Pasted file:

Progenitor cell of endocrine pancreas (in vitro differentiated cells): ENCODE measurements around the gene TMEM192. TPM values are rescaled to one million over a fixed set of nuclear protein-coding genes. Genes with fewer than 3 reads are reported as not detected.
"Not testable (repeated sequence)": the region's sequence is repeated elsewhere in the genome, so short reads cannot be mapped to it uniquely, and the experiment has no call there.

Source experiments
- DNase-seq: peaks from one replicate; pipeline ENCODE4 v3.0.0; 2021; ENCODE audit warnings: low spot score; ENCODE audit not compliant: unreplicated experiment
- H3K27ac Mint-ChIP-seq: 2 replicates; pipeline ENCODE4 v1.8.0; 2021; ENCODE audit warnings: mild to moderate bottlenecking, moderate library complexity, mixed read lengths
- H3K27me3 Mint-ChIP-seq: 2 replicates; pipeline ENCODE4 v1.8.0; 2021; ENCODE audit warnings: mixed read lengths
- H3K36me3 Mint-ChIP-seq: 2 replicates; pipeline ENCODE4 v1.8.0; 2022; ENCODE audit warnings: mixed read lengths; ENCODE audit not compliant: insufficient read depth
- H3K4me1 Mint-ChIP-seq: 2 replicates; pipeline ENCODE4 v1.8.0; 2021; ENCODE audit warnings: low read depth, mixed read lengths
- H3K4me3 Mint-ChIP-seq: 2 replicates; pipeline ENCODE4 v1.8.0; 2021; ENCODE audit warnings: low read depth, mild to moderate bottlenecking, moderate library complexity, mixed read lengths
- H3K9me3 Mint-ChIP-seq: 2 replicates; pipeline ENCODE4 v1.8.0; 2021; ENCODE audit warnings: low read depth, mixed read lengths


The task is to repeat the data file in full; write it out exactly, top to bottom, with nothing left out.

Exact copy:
Progenitor cell of endocrine pancreas (in vitro differentiated cells): ENCODE measurements around the gene TMEM192. TPM values are rescaled to one million over a fixed set of nuclear protein-coding genes. Genes with fewer than 3 reads are reported as not detected.
"Not testable (repeated sequence)": the region's sequence is repeated elsewhere in the genome, so short reads cannot be mapped to it uniquely, and the experiment has no call there.

Source experiments
- DNase-seq: peaks from one replicate; pipeline ENCODE4 v3.0.0; 2021; ENCODE audit warnings: low spot score; ENCODE audit not compliant: unreplicated experiment
- H3K27ac Mint-ChIP-seq: 2 replicates; pipeline ENCODE4 v1.8.0; 2021; ENCODE audit warnings: mild to moderate bottlenecking, moderate library complexity, mixed read lengths
- H3K27me3 Mint-ChIP-seq: 2 replicates; pipeline ENCODE4 v1.8.0; 2021; ENCODE audit warnings: mixed read lengths
- H3K36me3 Mint-ChIP-seq: 2 replicates; pipeline ENCODE4 v1.8.0; 2022; ENCODE audit warnings: mixed read lengths; ENCODE audit not compliant: insufficient read depth
- H3K4me1 Mint-ChIP-seq: 2 replicates; pipeline ENCODE4 v1.8.0; 2021; ENCODE audit warnings: low read depth, mixed read lengths
- H3K4me3 Mint-ChIP-seq: 2 replicates; pipeline ENCODE4 v1.8.0; 2021; ENCODE audit warnings: low read depth, mild to moderate bottlenecking, moderate library complexity, mixed read lengths
- H3K9me3 Mint-ChIP-seq: 2 replicates; pipeline ENCODE4 v1.8.0; 2021; ENCODE audit warnings: low read depth, mixed read lengths